While even rapists are entitled to a zealous defense, the jocular way Clinton discusses the case on tape provides a stark contrast to the 66-year-old veteran politician who is readying a run for president largely on the strength of her gender. While this is not the first time the story of the rape case has surfaced0—Newsday ran a story about it in 2008 that had little traction—the resurfacing of this unpleasant episode in Clinton’s biography illustrates two key points about her potential candidacy. One is that despite the fact that the Democratic presidential nomination is hers for the asking, she remains a flawed candidate and a mediocre politician who lacks the smoothness and skills that helped her husband win the White House. The other is that even though this is exactly the sort of story that would doom virtually any other politician, especially a Republican, Hillary can rely on a fawning press corps to ensure that this is an issue that will be largely buried in the mainstream media.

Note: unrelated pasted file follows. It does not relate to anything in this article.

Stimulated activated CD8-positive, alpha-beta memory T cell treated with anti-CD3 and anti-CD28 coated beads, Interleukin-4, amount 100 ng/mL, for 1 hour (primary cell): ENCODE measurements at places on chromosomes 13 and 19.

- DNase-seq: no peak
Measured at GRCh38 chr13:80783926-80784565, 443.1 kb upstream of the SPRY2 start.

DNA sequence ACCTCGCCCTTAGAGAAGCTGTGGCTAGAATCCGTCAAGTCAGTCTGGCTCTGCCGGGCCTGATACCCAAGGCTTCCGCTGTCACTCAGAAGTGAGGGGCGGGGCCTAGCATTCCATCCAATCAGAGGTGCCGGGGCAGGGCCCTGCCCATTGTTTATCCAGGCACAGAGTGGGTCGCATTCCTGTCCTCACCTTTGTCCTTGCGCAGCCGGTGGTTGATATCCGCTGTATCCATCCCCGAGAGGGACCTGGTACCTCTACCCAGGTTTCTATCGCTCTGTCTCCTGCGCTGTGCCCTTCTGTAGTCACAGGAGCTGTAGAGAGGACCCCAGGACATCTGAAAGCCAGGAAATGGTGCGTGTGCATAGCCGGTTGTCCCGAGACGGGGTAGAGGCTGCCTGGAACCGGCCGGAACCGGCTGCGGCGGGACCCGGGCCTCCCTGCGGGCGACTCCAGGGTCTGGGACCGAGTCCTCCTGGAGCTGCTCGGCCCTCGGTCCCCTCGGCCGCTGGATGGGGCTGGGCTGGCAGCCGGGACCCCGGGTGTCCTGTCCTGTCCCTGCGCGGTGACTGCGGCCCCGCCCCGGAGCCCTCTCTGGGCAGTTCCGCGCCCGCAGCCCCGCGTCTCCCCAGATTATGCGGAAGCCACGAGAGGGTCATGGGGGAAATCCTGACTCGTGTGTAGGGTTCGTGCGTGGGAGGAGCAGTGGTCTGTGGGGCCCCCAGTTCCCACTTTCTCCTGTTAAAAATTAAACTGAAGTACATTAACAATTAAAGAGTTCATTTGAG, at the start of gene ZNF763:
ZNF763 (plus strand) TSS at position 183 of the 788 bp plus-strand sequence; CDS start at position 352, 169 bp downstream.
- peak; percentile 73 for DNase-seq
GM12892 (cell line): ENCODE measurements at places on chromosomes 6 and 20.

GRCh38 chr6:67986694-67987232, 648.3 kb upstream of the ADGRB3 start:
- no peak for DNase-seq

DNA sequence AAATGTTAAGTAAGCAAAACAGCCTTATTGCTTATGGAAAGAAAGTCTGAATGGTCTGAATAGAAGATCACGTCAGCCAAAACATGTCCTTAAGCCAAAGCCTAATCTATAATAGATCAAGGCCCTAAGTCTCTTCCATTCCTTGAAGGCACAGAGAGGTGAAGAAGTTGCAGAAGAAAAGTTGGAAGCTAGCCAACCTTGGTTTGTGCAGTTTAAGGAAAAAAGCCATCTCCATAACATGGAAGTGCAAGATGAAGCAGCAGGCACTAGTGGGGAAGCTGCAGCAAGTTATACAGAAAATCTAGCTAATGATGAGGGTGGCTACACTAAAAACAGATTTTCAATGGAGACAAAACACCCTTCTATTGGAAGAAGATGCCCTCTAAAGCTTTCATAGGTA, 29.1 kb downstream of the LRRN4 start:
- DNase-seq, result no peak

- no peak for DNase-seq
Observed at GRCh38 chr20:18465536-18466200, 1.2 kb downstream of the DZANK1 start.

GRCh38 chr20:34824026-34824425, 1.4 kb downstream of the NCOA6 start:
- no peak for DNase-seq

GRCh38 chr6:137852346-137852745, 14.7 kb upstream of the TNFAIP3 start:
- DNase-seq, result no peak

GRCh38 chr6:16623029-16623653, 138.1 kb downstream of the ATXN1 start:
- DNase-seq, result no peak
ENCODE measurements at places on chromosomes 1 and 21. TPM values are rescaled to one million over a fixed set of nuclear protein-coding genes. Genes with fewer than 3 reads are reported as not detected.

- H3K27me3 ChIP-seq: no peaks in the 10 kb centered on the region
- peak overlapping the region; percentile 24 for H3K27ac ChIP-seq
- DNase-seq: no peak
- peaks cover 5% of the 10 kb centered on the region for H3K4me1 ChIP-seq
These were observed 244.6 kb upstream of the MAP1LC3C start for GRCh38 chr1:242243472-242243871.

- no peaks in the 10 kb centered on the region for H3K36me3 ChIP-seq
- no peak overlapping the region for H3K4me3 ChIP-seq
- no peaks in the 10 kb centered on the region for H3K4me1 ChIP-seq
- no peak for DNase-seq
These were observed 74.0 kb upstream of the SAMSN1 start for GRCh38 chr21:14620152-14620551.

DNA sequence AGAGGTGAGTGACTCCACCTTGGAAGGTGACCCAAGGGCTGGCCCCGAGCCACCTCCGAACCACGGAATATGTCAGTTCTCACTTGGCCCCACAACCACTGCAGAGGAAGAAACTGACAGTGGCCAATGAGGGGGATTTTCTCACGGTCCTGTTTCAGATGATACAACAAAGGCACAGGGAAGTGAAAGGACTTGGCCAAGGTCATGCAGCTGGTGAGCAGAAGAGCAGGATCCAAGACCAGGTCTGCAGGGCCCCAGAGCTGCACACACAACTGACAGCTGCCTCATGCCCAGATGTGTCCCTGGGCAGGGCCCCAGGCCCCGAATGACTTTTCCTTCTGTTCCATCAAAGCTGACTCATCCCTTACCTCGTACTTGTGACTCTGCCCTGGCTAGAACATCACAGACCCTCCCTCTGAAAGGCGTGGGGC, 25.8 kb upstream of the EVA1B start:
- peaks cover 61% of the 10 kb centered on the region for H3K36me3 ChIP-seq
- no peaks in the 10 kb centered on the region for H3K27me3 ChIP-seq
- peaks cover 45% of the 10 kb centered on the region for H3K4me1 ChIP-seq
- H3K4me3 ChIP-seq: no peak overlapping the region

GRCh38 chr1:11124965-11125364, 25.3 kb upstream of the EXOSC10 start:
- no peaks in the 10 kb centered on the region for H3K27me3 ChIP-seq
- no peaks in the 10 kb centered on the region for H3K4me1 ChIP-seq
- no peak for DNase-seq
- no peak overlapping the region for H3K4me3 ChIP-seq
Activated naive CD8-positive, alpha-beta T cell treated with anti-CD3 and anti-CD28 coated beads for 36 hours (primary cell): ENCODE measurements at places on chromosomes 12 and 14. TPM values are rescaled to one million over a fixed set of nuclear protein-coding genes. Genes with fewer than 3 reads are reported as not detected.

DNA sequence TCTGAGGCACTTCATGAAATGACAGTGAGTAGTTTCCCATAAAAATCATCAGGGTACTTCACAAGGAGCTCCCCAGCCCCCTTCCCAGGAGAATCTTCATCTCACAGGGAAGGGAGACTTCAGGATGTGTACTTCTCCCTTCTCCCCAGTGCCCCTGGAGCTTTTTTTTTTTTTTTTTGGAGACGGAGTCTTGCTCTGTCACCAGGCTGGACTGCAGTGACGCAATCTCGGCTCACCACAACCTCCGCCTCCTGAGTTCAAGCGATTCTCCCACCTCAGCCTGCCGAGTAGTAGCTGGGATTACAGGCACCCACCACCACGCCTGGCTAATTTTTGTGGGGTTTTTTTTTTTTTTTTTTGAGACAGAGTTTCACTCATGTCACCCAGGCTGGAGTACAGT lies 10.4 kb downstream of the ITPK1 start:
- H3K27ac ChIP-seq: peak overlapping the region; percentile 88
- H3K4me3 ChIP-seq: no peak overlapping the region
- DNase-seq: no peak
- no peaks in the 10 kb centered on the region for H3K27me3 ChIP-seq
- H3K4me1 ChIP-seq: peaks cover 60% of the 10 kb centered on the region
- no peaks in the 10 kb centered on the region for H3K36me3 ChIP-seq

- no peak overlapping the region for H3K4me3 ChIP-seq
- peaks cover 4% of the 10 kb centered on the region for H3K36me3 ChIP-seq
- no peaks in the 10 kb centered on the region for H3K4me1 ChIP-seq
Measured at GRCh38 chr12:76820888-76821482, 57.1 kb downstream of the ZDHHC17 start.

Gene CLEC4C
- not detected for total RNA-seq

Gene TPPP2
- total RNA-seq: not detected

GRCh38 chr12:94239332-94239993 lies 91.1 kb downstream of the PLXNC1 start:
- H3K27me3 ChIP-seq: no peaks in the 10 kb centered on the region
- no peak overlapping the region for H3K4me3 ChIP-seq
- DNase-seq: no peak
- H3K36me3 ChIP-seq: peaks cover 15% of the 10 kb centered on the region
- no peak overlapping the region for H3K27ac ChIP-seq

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The second week of Hillary Clinton’s book tour is going a lot better than the first. The former first lady and secretary of state’s gaffes about the “brutality” of American politics and her fib about being broke when she and her husband left the White House made her look foolish rather than the confident president-in-waiting that she wants us to think she is. But now that the dust has settled on the first round of interviews, Hillary is back on message. The news that 100,000 copies of a memoir that is almost devoid of new information or revelations have been sold during the first days since Hard Choices hit the stores is certainly proof of her popularity. Her “town hall” appearance on CNN yesterday seemed more like a pep rally or an episode of Oprah—with the charmless Christiane Amanpour playing the role of host—and did nothing to undermine the narrative of her inevitability. Even better for Clinton, her risky decision to go on Fox News and face far tougher interrogators in Bret Baier and Greta Van Susteren paid off not only because she stood up well to their questions and put some space between her positions and those of President Obama, but also because it came hours after the news broke that one of the Benghazi terrorists had been arrested. That’s the kind of incredible stroke of luck that generally only happens to people who are on their way to winning presidential elections.